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Lets say some irresitible evidence in an ancient document came around that showed that Jesus had a wife ( I despise conspiracy theories by the way), would this affect Catholic Teaching in a negative way? Or would this contradict any Dogma or established teaching of the Church? If so and why? Coming Across these Mary Magdelene theories made me think of the question.
(09-09-2016, 11:41 AM)Lethalbean95 Wrote: [ -> ]Lets say some irresitible evidence in an ancient document came around that showed that Jesus had a wife ( I despise conspiracy theories by the way), would this affect Catholic Teaching in a negative way? Or would this contradict any Dogma or established teaching of the Church? If so and why? Coming Across these Mary Magdelene theories made me think of the question.

It's a silly question.

The whole purpose of Christ's mission was to offer himself as a vicitim for the salvation of men. He did all and only what was necessary to achieve that. To marry was not necessary to achieve that.

Christ was not married a no discovery of any "ancient document" could establish sufficiently enough what 2,000 years of tradition has held as false.
It's a silly question.

The whole purpose of Christ's mission was to offer himself as a vicitim for the salvation of men. He did all and only what was necessary to achieve that. To marry was not necessary to achieve that.

Christ was not married a no discovery of any "ancient document" could establish sufficiently enough what 2,000 years of tradition has held as false.
[/quote]

Forgive me, I'm not the most knowledgeable person in my faith. And I agree Christ wasn't married and I don't believe we will ever find a document that says so. But the question is would Christ being married pose a threat to Catholic teaching?
(09-09-2016, 12:36 PM)Lethalbean95 Wrote: [ -> ]Forgive me, I'm not the most knowledgeable person in my faith. And I agree Christ wasn't married and I don't believe we will ever find a document that says so. But the question is would Christ being married pose a threat to Catholic teaching?

Since it's not true, it could not have any effect on Catholic doctrine (which concerns things which are true).

If it's impossible that Christ being married would be demonstrable from any historical source (especially given no Catholic has believed this for two millenia), then it's a question that can only lead you down the wrong path ... to treating the Faith not as certain Truths which are revealed by God, but as some guardrails for seeing what imaginative ideas we can think up that stay within the guardrails.

To even discuss the possibility of such an integral detail of Christ's life to be wrongly understood for 2,000 years by the Church He established and which is guided by God Himself by the Holy Ghost is to undermine the Church and the reliability of revelation.

That's why it's a silly question. It's idle speculation which has at its root the undermining of the reliability of God's revelation.
(09-09-2016, 12:46 PM)MagisterMusicae Wrote: [ -> ]
(09-09-2016, 12:36 PM)Lethalbean95 Wrote: [ -> ]Forgive me, I'm not the most knowledgeable person in my faith. And I agree Christ wasn't married and I don't believe we will ever find a document that says so. But the question is would Christ being married pose a threat to Catholic teaching?

Since it's not true, it could not have any effect on Catholic doctrine (which concerns things which are true).

If it's impossible that Christ being married would be demonstrable from any historical source (especially given no Catholic has believed this for two millenia), then it's a question that can only lead you down the wrong path ... to treating the Faith not as certain Truths which are revealed by God, but as some guardrails for seeing what imaginative ideas we can think up that stay within the guardrails.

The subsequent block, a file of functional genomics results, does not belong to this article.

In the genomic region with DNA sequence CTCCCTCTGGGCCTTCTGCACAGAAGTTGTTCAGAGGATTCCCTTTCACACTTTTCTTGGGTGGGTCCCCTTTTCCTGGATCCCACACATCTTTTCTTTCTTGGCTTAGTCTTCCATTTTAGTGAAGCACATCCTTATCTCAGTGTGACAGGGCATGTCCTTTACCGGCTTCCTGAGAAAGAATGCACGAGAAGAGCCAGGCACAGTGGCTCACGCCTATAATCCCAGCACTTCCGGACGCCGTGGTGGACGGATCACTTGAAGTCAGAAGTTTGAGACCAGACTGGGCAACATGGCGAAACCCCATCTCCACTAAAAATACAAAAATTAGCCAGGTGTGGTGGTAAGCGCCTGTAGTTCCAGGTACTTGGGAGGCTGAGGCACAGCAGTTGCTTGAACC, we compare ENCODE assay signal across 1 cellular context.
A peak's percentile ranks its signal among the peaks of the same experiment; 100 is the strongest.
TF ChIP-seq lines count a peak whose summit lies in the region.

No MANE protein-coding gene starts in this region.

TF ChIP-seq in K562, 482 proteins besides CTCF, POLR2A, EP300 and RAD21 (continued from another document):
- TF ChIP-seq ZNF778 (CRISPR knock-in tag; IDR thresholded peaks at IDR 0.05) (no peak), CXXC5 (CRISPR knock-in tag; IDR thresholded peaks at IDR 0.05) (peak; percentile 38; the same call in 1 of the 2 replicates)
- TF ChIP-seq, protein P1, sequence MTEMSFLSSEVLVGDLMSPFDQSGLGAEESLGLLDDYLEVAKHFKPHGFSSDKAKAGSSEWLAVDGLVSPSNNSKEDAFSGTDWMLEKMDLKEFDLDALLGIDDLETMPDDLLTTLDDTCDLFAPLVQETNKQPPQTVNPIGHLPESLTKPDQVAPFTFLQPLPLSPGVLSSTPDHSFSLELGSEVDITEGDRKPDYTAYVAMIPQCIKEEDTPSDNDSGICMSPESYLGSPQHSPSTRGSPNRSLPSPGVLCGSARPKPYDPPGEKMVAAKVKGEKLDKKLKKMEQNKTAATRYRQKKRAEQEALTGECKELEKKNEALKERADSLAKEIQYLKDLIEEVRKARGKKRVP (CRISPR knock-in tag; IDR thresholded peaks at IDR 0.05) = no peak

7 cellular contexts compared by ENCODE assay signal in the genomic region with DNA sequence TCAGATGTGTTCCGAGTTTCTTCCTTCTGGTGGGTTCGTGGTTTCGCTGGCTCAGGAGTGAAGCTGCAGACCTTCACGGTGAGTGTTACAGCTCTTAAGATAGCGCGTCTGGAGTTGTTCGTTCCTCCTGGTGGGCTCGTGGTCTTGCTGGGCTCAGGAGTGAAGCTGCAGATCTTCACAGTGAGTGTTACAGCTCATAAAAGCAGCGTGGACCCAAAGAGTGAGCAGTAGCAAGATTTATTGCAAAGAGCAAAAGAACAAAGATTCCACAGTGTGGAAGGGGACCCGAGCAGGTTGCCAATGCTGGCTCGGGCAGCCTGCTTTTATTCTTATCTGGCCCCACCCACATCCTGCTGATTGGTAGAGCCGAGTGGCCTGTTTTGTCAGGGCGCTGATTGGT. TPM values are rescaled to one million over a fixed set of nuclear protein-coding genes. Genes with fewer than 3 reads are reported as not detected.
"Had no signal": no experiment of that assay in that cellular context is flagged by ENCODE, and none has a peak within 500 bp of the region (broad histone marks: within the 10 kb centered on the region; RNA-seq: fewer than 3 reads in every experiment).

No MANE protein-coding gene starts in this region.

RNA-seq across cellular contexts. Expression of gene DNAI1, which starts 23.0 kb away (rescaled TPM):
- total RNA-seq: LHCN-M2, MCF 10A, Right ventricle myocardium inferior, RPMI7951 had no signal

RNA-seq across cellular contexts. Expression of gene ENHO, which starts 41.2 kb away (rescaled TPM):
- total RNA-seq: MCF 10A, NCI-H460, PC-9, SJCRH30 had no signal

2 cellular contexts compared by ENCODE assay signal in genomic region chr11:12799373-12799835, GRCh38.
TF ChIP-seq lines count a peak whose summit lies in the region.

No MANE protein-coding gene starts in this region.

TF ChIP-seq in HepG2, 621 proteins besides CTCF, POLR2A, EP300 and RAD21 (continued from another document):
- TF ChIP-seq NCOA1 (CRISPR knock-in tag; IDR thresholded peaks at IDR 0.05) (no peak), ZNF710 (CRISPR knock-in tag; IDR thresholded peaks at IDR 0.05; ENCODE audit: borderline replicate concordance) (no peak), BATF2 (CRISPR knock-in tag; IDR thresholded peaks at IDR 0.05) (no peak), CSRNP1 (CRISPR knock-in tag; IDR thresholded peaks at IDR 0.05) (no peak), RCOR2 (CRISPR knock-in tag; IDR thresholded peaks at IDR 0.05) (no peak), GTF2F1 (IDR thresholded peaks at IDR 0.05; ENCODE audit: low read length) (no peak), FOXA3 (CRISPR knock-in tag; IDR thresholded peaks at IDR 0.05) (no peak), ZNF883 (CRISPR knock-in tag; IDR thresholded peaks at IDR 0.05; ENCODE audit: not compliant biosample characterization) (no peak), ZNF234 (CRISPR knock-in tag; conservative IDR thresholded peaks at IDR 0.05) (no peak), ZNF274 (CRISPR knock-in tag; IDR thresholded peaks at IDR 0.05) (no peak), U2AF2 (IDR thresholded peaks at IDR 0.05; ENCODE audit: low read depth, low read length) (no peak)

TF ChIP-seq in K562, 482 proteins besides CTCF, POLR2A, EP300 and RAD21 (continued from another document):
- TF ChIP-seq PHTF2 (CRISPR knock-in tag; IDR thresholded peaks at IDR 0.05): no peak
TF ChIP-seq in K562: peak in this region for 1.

To even discuss the possibility of such an integral detail of Christ's life to be wrongly understood for 2,000 years by the Church He established and which is guided by God Himself by the Holy Ghost is to undermine the Church and the reliability of revelation.

That's why it's a silly question. It's idle speculation which has at its root the undermining of the reliability of God's revelation.

I see what you mean in the sense of undermining. But I still don't see how it would pose a problem to Catholic Teaching. Even the Immaculate Conception was debated for a long time. St Thomas weighed in on the issue during his life.
I'm not sure how it would affect anything, but it makes no logical sense for it to be so.
(09-09-2016, 12:59 PM)Lethalbean95 Wrote: [ -> ]
(09-09-2016, 12:46 PM)MagisterMusicae Wrote: [ -> ]
(09-09-2016, 12:36 PM)Lethalbean95 Wrote: [ -> ]Forgive me, I'm not the most knowledgeable person in my faith. And I agree Christ wasn't married and I don't believe we will ever find a document that says so. But the question is would Christ being married pose a threat to Catholic teaching?

Since it's not true, it could not have any effect on Catholic doctrine (which concerns things which are true).

If it's impossible that Christ being married would be demonstrable from any historical source (especially given no Catholic has believed this for two millenia), then it's a question that can only lead you down the wrong path ... to treating the Faith not as certain Truths which are revealed by God, but as some guardrails for seeing what imaginative ideas we can think up that stay within the guardrails.

To even discuss the possibility of such an integral detail of Christ's life to be wrongly understood for 2,000 years by the Church He established and which is guided by God Himself by the Holy Ghost is to undermine the Church and the reliability of revelation.

That's why it's a silly question. It's idle speculation which has at its root the undermining of the reliability of God's revelation.

I see what you mean in the sense of undermining. But I still don't see how it would pose a problem to Catholic Teaching. Even the Immaculate Conception was debated for a long time. St Thomas weighed in on the issue during his life.

In fact, no, the Immaculate Conception was not "debated" for a long time. St. Thomas Aquinas, did get it wrong, yes, but on a technicality related to his medieval understanding of human biological development. The disputed point was not about the sinlessness of the Blessed Virgin Mary, but rather about when it came about that she was purified from Original Sin and the wounds of Original Sin.